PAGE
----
Brown struggles to connect with team

Posted: Sunday, August 08, 2004

BELGRADE, Serbia-Montenegro Larry Brown's face turned redder and redder as he lamented the demise of American basketball, the disinterest of Gen X and the dangers of overconfidence.

To say Brown was at his wit's end in the wee hours Friday would only begin to describe his feelings.

''They don't get it,'' he said repeatedly, shaking his head in a mixture of disgust and foreboding.

When someone suggested the U.S. Olympic team could lose by 20 points in its exhibition game against Serbia-Montenegro, Brown didn't blanch.

''It might be like that at halftime,'' he said.

It wasn't. On Friday night at Belgrade Arena, his team finally played some defense and managed to look inspired in a 78-60 victory over the defending world champions. Brown even had a bounce in his step as he walked down the hallway from the interview area to the locker room, his team giving him hope that its worst days might already be behind them.

''We just keep getting better,'' LeBron James said. ''As time wears on, we are becoming more of a team.''

But Brown is never satisfied, never entirely happy. He accentuated the negative before grudgingly acknowledging the positive.

''We still turned it over. We still didn't get into a lot of things, but we played hard and we tried to do what was right. And I think that was a significant step,'' he said.

Brown is coaching a team he didn't bargain for, a collection of youngsters who could have used another four years to prepare for their roles as national team players.

What he had in mind a year ago was Tracy McGrady, Kobe Bryant and Jason Kidd feeding the ball to Shaquille O'Neal, Kevin Garnett and Elton Brand, while he sat at the helm of a U.S. team that re-established itself as the class of the sport.

Instead, he retained just three holdovers from the squad that qualified for the Olympics last summer in Puerto Rico. Injuries, security fears and disinterest knocked out the best players, leaving Brown with a kiddie corps more versed in body art and entourage management than in the nuances of ball movement or weak-side help defense.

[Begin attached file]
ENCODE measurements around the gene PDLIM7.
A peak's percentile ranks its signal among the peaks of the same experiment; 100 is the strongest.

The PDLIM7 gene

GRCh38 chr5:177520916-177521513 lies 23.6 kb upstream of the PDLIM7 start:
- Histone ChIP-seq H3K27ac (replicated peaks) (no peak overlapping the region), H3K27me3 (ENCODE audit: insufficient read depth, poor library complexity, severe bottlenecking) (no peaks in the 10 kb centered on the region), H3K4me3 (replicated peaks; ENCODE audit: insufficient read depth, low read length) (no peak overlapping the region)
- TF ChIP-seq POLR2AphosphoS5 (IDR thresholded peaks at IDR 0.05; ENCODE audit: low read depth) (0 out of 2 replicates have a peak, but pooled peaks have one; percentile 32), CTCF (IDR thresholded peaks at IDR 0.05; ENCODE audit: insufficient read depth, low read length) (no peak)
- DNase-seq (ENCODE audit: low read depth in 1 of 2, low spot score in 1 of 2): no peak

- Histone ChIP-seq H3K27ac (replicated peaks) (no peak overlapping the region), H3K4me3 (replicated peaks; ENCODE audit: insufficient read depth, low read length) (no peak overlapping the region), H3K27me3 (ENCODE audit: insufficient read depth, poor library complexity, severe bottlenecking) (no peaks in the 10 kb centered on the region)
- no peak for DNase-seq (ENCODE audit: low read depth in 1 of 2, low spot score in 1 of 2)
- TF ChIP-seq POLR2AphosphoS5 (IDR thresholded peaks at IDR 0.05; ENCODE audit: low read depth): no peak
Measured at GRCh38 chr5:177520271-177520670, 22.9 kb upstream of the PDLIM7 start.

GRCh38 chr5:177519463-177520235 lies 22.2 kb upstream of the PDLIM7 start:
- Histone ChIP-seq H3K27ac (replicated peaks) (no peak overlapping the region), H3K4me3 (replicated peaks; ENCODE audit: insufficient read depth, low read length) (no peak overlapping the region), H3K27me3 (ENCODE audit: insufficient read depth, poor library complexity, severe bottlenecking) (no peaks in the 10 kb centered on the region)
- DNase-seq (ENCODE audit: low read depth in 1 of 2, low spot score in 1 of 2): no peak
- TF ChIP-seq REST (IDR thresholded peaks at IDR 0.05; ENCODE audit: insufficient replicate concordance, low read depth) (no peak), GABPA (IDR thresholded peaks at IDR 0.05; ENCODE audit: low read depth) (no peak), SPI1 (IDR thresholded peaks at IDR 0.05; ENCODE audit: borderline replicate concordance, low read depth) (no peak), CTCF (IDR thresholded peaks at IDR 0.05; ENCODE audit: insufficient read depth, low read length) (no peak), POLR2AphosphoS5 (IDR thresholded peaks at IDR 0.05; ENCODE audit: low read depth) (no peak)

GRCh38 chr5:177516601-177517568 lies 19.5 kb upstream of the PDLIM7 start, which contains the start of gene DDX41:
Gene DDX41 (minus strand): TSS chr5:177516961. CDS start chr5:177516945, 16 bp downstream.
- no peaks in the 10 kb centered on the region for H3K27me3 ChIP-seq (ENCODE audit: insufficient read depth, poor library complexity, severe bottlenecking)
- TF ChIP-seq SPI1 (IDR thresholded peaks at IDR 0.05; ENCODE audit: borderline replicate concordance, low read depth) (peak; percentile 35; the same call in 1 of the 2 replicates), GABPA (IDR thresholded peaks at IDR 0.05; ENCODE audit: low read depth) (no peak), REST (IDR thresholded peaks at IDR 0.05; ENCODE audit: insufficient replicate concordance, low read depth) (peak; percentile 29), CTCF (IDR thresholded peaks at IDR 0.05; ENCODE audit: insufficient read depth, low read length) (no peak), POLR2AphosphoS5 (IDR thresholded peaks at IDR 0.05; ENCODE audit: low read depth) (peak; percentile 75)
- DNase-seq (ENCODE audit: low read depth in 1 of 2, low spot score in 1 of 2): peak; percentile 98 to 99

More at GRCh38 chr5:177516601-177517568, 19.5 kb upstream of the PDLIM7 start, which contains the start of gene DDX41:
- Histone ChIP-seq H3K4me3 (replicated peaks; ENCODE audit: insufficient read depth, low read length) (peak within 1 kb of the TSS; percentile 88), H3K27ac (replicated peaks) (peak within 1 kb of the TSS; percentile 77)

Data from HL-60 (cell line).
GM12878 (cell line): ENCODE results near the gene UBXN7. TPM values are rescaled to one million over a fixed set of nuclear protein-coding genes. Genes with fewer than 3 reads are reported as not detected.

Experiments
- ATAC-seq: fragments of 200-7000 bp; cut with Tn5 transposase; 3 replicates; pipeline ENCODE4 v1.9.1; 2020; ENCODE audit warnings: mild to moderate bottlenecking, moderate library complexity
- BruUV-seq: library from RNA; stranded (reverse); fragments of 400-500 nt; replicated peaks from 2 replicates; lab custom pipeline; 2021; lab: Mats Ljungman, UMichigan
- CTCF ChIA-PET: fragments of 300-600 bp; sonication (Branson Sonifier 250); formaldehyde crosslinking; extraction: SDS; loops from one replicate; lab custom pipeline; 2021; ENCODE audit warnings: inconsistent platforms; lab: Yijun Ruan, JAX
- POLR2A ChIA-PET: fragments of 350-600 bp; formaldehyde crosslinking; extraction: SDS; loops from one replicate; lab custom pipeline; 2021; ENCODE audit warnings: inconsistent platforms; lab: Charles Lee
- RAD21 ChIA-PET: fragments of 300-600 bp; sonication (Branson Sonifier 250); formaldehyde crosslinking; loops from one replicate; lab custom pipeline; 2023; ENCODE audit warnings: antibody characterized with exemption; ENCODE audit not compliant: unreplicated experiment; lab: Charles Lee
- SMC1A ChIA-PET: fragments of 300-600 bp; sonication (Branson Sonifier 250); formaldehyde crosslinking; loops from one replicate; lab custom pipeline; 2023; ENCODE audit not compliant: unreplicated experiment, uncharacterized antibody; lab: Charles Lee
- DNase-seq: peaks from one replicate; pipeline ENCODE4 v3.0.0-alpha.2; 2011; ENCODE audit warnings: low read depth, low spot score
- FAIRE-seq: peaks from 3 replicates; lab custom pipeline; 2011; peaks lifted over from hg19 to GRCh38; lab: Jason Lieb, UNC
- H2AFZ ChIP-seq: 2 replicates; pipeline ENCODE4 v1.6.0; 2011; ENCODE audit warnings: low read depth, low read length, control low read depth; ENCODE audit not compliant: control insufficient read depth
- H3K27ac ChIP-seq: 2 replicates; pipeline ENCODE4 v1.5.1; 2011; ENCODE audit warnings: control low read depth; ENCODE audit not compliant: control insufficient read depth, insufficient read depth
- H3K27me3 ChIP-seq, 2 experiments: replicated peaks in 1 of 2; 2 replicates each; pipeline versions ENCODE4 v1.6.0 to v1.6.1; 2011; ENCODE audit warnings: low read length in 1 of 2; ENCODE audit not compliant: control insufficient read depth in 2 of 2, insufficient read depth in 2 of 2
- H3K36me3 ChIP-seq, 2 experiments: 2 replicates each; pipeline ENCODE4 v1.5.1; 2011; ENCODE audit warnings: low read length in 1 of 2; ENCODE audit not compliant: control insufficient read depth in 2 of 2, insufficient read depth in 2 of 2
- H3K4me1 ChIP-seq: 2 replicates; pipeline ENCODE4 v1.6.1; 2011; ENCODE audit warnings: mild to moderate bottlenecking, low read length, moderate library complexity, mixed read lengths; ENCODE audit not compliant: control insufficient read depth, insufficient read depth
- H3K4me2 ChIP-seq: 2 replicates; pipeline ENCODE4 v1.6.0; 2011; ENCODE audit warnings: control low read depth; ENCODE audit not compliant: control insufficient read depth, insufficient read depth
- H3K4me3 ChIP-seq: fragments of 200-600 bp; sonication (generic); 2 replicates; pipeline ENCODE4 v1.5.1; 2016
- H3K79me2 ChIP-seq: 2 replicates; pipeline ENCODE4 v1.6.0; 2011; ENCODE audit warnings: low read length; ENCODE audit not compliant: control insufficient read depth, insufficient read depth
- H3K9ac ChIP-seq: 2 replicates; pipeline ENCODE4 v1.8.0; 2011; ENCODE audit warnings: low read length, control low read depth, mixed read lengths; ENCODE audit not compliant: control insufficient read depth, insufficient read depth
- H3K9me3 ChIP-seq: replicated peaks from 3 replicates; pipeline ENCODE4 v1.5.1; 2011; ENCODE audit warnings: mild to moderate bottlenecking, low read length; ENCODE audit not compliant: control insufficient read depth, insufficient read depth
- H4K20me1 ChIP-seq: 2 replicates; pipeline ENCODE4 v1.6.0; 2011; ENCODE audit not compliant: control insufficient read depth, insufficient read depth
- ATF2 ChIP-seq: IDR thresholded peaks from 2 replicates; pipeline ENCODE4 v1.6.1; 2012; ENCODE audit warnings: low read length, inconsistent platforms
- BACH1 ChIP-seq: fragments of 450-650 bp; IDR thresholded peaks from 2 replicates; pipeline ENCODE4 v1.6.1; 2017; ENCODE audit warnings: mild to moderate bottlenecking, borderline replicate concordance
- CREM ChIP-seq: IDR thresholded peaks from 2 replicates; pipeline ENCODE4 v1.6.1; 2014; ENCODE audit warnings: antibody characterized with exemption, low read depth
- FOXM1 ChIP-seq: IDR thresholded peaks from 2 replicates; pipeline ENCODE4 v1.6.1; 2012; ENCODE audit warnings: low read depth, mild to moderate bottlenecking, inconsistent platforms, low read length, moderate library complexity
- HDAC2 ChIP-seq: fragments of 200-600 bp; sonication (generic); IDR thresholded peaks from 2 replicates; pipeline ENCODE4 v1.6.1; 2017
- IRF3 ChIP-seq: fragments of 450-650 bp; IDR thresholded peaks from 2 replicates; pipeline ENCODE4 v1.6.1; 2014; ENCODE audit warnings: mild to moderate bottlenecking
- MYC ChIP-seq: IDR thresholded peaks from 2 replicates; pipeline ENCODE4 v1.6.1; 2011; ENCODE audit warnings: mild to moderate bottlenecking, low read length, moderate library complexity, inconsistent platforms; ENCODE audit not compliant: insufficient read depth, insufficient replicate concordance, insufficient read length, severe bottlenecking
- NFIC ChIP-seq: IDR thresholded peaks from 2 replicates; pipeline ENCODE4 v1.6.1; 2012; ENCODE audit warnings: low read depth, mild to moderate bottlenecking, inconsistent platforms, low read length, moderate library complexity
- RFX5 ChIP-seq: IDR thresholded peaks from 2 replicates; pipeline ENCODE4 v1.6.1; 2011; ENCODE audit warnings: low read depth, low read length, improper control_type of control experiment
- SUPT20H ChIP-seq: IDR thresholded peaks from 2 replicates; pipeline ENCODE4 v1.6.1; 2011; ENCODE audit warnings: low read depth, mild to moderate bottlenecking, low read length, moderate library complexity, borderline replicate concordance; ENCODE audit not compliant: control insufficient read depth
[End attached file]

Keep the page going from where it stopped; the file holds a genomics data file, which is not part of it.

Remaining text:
''We don't have the team we expected to have,'' has been Brown's stock comment to anyone questioning what the expectations should be for a country that has gone 109-2 since head coach Joseph Needles set sail for Berlin in 1936 the first year men's basketball was an Olympic sport.

Brown himself was a member of the 1964 team that won the gold medal in Tokyo, and he would have been an assistant coach on the 1980 team that boycotted the Moscow Olympics because of the Soviet invasion of Afghanistan.

He says one of his fondest memories was when Antonio McDyess removed his gold medal after the U.S. team's 2000 victory in Sydney and placed it around Brown's neck because coaches didn't receive golds.

That was no easy victory. If anything, those games illustrated how much the world has caught up to the United States in the 12 years since the Dream Team stormed through the Barcelona Games. How else to explain a two-point semifinal victory over Lithuania and a 10-point win over France in the final?

Athens promises to be even tougher, and Brown feels he's one of the few who recognizes that.

When the U.S team gathered in Jacksonville, Fla., for training camp late last month, he was aghast when Carmelo Anthony casually guaranteed a gold medal.

''They are the best team in the world,'' Brown said, referring to Serbia-Montenegro, which won the World Championship in Indianapolis in 2002 when the Americans finished sixth after losses to Argentina, Yugoslavia and Spain.

U.S. fans may call it an aberration, but Brown knows better.

Last week's humiliating exhibition loss to Italy and the last-second victory over Germany a team that didn't even qualify for Athens has exposed the reality of where the United States stands in the basketball universe.

The last thing Brown wants is for it to hit bottom on his watch.

It remains to be seen whether he'll connect well enough with a team of neophytes who are just starting to comprehend the difficulty they'll face in trying to re-establish America as the world leader in hoops.

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